Islamofacism and poverty

Matthew Hoy
By Matthew Hoy on December 26, 2002

A "conversation on the beach" is an example of some first-person reporting that is sometimes some of the most insightful and informative available. In the article, which was first written as a letter to a friend, an Israeli holocaust survivor describes a conversation he had with a Palestinian who is apparently a college student at Hebrew University.

An excerpt:

Then he smiled and said," You might as well enjoy the beautiful view from "Sidney Alley" while you can. You won't be able to do so for long. If I were you, I would pack and leave for safer countries." I gave him a long look.

"Thanks for the advice, but I remember another Arab who gave the same advice to us in 1948, when the British were pulling out. He may have been your grandfather, for all I know. He lived in a village somewhere around here and he was a friend of a Jewish man named Peytan whom I knew as well.

Peytan lived in Kefar Shemaryahu across the road. One day the Arab neighbor came visiting Mr. Peytan and strongly advised him to pack and leave. At the same time, he brought out a measuring tape and began to measure the room they were sitting in.

'What are you doing?" Asked my friend.

"Look, you are going to lose your house anyway. There is no way that six hundred thousand of you can stand up to the combined might of six Arab regular armies, not to mention our Palestinian battalions. We can actually kill you with our hats!" Yes, that is what he actually said: "We can kill you with our hats." We have been good friends for a long time. You might as well give me your house rather than to someone you don't know."

"His advice reminded me of your advice. Yet during the 1948 war, that was forced on us by you, your 'grandfather', not only didn't get the house in Kefar Shemaryahu, but he lost his own house and became a refugee. And now he is blaming it on the Jews. Fifty-five years later he still sits in the camp. His views haven't changed much. He still wants not only his house back, but he wants the house in Kefar Shemaryahu, of his Jewish friend as well. Will he ever get it? I doubt it."

"Yes, he will get it! And you know why? Because in 1948 they were all cowards! Today, our generation is proving that we are not! Eighteen determined men with carton cutters who were not afraid to die, defied the big American might, causing them thousands of dead and trillions of dollars worth of lbosses. We found out that we can bring the Western capitalist system to its knees, and we shall do so! It is a shameless selfish system that causes endless human misery around the world, especially in the third world countries and for Islam. It is time for it to go!" It was obvious from the way he said it that he didn't say it for the first time.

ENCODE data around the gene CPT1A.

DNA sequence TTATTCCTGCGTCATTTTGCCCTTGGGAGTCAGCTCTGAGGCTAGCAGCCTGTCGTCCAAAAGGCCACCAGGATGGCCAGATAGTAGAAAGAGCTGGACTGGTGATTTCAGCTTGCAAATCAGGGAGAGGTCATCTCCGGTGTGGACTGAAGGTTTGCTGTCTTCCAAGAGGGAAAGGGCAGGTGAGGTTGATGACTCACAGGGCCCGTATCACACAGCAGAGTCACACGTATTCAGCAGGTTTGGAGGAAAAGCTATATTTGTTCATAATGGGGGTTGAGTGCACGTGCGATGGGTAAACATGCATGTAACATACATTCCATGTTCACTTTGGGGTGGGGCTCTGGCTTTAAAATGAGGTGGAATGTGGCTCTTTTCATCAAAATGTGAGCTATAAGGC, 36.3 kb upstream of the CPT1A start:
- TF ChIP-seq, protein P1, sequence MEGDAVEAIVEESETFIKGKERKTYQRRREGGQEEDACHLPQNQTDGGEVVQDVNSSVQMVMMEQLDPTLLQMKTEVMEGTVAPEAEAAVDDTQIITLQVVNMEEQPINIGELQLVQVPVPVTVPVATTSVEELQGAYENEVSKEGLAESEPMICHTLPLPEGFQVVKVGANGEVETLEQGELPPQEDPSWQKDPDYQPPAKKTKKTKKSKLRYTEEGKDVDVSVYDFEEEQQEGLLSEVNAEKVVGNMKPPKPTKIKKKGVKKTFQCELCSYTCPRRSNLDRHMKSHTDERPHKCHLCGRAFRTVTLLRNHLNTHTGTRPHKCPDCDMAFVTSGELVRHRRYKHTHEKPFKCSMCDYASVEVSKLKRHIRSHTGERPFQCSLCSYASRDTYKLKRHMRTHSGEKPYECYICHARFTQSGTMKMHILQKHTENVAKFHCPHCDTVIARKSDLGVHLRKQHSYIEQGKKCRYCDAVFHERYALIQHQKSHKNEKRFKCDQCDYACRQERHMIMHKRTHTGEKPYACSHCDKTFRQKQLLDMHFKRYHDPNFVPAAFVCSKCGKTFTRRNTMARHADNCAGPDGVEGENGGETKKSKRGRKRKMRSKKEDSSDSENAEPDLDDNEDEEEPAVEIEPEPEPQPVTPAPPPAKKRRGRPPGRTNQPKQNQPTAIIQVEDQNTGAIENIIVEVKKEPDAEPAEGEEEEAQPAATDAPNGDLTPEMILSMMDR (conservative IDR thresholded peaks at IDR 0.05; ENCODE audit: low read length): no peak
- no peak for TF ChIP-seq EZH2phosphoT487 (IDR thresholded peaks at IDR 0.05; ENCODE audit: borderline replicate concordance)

Remember, this kid is a college student -- so much for education and wealth being a salve for racism and hatred. If you're interested, there's also a discussion of this topic going on over at

As I mentioned before, thanks to a benefactor, I just finished reading Oriana Fallaci's "The Rage and The Pride." In the book, Fallaci is really issuing a wake up call to Italy, and by extension Europe and that part of America that is represented by that band of great thinkers like Susan Sarandon, Noam Chomsky, Jane Fonda and Susan Sontag. (Fallaci has some very strong words for Fonda, especially, after the two had a run in back in the 1970s after they both visited North Vietnam during the war.)

Fallaci's point, one which many, including myself, have made is that there will be no truce with Islamofacism. There will be no truce with radical Islam. It is them or us. They have declared war on civilization, and there will be no quarter. Iraq is the first domino. Once it falls, Iran will fall on its own. After that, change will come in the Middle East -- one way or another.

Unfortunately, for we who value human life, many civilians will die. Hopefully Islam can come out of the dark ages and learn tolerance for other faiths.

But don't hold your breath.


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December 2002



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